Premenstrual syndrome (PMS) covers all sorts of symptoms that occur in some women just before menstruation. About 1 in 20 women between 15 and 45 years of age suffer from PMS. This number depends on what exactly is considered PMS and what is meant by the "normal" symptoms.
The syndrome does not have to last the entire fertile period: it is also possible that it occurs after the thirtieth year of life or after having children.
The main physical complaints are: dizziness, palpitations, headache, tight skin, swollen breasts and abdominal pain. Psychologically, the woman can suffer from anxiety, depression, nervousness, irritability and aggression.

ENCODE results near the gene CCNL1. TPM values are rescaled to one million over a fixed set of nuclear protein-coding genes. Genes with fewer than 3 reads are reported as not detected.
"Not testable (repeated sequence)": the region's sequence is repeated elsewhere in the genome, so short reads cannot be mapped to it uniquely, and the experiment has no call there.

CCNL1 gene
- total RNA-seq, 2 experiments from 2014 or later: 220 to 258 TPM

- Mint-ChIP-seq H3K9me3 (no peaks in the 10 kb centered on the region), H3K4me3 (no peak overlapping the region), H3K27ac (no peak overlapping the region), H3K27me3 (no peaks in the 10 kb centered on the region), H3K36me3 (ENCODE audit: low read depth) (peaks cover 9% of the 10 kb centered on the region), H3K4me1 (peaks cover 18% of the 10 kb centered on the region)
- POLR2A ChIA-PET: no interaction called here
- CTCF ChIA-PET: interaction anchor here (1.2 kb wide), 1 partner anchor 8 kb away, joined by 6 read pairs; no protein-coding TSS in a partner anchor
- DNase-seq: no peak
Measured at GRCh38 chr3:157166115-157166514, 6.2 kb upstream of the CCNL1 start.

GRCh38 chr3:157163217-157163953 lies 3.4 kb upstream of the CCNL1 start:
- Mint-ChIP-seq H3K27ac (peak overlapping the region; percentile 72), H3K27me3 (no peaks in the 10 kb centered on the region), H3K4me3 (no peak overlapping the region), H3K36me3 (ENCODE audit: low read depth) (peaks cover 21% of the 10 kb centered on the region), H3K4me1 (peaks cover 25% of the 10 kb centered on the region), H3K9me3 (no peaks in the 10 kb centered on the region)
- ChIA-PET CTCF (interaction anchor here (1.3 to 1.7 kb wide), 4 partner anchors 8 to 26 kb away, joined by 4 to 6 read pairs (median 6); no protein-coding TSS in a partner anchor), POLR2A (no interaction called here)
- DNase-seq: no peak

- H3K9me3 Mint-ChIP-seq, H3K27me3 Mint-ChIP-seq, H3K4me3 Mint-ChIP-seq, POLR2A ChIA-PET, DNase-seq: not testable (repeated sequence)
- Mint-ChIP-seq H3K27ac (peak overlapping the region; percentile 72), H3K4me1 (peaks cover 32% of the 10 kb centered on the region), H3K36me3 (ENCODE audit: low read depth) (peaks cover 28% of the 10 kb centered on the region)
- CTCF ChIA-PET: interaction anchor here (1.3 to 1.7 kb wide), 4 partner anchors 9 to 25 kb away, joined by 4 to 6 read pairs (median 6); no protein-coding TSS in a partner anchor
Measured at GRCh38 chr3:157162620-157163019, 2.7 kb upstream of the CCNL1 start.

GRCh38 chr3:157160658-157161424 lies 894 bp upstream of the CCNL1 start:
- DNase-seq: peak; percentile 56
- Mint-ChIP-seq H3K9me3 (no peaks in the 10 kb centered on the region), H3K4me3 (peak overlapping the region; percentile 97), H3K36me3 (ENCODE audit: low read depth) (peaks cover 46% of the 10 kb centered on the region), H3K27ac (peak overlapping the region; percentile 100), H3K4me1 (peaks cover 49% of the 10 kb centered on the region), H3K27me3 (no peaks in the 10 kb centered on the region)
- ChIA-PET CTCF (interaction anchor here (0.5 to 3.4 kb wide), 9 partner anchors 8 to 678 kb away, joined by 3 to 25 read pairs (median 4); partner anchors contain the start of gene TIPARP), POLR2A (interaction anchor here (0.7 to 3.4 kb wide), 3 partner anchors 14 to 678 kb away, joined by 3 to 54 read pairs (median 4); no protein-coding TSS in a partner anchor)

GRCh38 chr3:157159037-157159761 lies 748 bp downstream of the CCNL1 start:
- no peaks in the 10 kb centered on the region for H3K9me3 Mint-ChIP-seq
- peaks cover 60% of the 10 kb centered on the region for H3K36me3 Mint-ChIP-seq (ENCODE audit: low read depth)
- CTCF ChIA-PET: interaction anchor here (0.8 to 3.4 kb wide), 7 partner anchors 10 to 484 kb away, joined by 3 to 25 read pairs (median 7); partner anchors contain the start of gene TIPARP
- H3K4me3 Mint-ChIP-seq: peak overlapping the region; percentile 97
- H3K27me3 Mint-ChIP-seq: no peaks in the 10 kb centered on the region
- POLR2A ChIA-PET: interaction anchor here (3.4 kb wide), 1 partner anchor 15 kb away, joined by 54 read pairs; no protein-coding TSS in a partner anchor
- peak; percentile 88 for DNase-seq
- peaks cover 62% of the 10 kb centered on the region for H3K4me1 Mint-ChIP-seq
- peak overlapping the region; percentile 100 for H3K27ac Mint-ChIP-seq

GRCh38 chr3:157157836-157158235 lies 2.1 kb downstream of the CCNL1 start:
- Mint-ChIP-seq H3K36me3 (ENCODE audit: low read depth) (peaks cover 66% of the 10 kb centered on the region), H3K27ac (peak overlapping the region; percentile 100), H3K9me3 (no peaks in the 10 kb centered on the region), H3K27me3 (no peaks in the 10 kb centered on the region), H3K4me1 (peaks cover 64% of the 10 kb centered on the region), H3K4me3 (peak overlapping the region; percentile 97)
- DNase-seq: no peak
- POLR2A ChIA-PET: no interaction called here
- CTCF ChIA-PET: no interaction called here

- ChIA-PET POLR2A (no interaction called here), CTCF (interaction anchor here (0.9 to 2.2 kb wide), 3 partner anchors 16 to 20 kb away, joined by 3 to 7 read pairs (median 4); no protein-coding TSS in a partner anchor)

Scientifically, the cause of these complaints has not yet been proven. Some believe that the change in progesterone levels in the second week of the cycle is the basis of PMS. The progesterone level may remain too low for women with severe PMS symptoms, so that the hormone estrogen can have the upper hand. Other theories look for it in the hormone prolactin, which, among other things, ensures the start-up and maintenance of milk production during breastfeeding. It is also suggested that a deficiency of vitamin B6 could give rise to PMS complaints.
The treatment depends on the specific complaint and cause. What has long been known is that the use of the contraceptive pill often completely or partially removes the symptoms. Medicines that increase serotonin levels (such as some anti-depressants) appear to be successful in 80 to 90% of women.